With the release of Windows 2012R2 and with it Hyper-V 2012R2 many of you are probably wondering how to migrate your existing environments to 2012R2.
For the first time Microsoft has issued that migration (from 2012) can be achieved with zero downtime. Now while this is possible there are certain requirements to be able to achieve this.
There are basically three ways in wich you can migrate to Hyper-V 2012R2 so I’ll outline them for you.
The first is and easiest way is you can live migrate the VM’s to the new server. However live migration is only possible between VM’s using shared Storage. Now you can’t add a windows 2012R2 server to a 2012 cluster so the only way you can achieve this is if you’re using SMB share as your storage.
- Extremely fast migration
- No downtime
- requires you to be using SMB storage
The second option is to perform a shared nothing live migration. In this scenario all VM’s are basically replicated the new server and after replication they are “live migrated” in the background.
- No downtime
- Time consuming as all VM’s have to be replicated to new server.
- If using Block Level Replication, requires a new Lun for the new server, existing Lun can’t be connected concurrently to new and old servers running different version of hyper-v.
- If using block level shared storage (Iscsi, Fiber) each VM is temporarily going to require double the space during initial replication.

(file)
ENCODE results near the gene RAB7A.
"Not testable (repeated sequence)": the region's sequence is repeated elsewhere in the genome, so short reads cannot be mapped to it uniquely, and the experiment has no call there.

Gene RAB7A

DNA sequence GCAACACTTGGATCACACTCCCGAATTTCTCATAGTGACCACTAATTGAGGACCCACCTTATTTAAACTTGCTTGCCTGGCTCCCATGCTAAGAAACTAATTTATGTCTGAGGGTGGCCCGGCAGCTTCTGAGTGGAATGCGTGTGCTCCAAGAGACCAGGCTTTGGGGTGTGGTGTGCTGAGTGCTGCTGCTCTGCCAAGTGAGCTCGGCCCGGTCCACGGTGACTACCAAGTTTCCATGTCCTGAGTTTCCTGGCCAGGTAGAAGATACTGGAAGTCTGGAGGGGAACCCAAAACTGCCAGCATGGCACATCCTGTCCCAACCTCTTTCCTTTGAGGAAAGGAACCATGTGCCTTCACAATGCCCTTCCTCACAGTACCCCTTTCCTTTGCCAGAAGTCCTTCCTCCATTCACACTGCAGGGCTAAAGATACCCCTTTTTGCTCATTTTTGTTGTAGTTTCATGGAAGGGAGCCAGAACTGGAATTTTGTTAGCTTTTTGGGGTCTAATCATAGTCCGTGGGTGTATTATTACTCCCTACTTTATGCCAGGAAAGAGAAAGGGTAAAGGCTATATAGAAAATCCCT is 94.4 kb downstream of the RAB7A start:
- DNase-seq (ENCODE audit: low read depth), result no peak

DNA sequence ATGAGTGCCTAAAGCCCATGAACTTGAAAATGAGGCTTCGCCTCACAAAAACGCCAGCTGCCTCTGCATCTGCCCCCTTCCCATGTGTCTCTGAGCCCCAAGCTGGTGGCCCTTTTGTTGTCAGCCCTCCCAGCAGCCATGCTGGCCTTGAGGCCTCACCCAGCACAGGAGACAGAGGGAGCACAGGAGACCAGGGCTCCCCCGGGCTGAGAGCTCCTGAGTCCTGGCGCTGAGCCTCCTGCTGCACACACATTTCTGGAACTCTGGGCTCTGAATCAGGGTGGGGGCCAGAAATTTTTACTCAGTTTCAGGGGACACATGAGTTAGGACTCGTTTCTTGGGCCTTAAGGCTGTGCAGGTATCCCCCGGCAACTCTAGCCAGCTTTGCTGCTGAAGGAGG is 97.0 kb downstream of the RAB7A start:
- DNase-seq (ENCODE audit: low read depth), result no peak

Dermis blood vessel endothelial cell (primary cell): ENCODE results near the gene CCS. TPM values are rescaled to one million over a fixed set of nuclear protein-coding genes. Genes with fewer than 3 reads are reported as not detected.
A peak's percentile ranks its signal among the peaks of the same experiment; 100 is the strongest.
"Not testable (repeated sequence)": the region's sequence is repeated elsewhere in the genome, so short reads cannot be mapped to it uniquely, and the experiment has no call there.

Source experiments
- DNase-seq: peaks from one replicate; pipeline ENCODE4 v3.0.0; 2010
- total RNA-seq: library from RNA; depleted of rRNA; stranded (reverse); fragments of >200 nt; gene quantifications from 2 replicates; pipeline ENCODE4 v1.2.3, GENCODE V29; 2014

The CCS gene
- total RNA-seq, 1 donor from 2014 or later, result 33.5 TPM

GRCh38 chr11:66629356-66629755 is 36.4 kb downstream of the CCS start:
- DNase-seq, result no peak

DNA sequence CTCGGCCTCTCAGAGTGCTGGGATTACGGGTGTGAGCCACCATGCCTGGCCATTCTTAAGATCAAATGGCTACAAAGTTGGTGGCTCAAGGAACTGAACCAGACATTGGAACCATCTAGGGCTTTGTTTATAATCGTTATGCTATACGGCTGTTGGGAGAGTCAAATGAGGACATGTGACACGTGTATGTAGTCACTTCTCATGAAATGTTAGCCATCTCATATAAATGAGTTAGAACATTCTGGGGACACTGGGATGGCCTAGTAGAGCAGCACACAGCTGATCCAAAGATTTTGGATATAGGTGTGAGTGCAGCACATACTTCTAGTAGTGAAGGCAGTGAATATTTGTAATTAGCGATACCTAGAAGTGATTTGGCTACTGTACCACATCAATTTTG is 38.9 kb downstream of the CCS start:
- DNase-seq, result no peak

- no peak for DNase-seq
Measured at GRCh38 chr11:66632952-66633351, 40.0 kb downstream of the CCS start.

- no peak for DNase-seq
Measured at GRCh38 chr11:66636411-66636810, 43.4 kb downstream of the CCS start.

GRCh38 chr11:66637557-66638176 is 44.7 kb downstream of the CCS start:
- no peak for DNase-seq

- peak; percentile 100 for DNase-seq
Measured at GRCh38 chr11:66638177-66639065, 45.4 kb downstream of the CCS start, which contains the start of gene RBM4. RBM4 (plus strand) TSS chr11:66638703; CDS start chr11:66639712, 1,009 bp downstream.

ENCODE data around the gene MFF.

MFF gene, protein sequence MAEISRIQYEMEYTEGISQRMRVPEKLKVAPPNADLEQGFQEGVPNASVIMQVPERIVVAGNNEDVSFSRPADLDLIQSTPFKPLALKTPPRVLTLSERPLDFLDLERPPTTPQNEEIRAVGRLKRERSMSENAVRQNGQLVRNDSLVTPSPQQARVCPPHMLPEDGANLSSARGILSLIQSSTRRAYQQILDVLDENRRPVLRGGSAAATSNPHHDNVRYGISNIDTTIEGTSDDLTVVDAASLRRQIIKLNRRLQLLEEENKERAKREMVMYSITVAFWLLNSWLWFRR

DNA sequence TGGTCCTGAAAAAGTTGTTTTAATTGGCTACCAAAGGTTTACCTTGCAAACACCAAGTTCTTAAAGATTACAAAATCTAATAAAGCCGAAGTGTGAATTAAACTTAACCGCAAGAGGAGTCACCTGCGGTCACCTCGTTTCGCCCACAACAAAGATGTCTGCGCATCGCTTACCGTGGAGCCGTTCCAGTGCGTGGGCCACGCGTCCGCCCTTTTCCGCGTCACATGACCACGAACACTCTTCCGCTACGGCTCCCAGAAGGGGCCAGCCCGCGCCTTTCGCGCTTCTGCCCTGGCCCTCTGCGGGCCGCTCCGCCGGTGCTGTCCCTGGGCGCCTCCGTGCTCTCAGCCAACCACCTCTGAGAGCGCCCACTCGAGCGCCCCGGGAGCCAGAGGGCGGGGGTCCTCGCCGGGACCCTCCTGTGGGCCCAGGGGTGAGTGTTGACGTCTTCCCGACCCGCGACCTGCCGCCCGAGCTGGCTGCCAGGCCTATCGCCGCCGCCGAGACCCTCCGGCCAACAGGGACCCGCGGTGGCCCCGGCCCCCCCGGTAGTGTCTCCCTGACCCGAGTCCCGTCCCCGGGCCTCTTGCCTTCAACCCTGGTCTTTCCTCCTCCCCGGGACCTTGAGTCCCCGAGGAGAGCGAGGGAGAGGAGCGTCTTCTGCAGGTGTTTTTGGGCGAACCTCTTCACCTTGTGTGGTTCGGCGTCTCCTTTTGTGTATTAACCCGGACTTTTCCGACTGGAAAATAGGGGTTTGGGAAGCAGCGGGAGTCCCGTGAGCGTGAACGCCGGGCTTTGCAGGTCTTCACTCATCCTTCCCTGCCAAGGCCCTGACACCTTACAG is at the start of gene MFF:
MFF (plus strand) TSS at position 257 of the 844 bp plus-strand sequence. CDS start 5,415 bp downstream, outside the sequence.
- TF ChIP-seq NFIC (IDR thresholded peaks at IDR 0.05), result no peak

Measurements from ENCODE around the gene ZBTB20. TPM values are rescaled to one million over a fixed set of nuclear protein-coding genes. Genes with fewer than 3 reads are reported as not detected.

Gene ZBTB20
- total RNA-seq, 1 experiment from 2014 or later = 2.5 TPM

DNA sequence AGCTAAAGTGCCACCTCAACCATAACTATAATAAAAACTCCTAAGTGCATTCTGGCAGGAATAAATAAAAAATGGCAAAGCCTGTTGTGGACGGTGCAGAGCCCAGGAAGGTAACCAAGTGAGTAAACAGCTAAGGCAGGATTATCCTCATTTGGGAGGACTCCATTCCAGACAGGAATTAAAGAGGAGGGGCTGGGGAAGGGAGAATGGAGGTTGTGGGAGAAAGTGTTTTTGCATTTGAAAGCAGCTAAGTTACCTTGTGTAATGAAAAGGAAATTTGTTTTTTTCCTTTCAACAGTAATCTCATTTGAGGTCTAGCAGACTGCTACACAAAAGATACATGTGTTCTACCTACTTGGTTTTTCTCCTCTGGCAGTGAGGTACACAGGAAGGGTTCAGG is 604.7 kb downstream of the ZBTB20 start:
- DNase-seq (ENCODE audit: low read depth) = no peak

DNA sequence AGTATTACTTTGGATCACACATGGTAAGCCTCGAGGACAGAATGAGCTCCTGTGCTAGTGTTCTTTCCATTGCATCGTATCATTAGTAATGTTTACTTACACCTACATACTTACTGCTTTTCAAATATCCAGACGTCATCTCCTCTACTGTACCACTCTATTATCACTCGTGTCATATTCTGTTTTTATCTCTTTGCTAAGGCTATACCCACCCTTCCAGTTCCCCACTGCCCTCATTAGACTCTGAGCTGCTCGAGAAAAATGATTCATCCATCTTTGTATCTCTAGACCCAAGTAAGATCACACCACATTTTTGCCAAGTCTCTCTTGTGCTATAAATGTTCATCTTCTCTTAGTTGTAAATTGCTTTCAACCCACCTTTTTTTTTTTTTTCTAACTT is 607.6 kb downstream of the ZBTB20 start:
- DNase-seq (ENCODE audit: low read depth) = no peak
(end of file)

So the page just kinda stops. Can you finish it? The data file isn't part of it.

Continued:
The third and final option is to perform a cluster migration. This option is of course only valid if you have a cluster and are moving to a new cluster.
You basically perform a copy cluster role operation using Windows failover clustering and run the wizard.
- All Cluster resources and settings are transferred to new cluster.
- Does not require additional Luns, or space provisioning
- Requires downtime of the VM’s while transferring the Lun to the new server.
These are the three options for migrating VM’s to a new server. There is also a fourth option where you could just manually copy (or export) all VM’s to the new server and then import them via Hyper-V manager, but that isn’t really a migration.
Hope this helps you understand the basics of how to migrate your VM’s to Windows Hyper-V 2012R2 and again we see the benefits of using SMB shares as Hyper-V storage.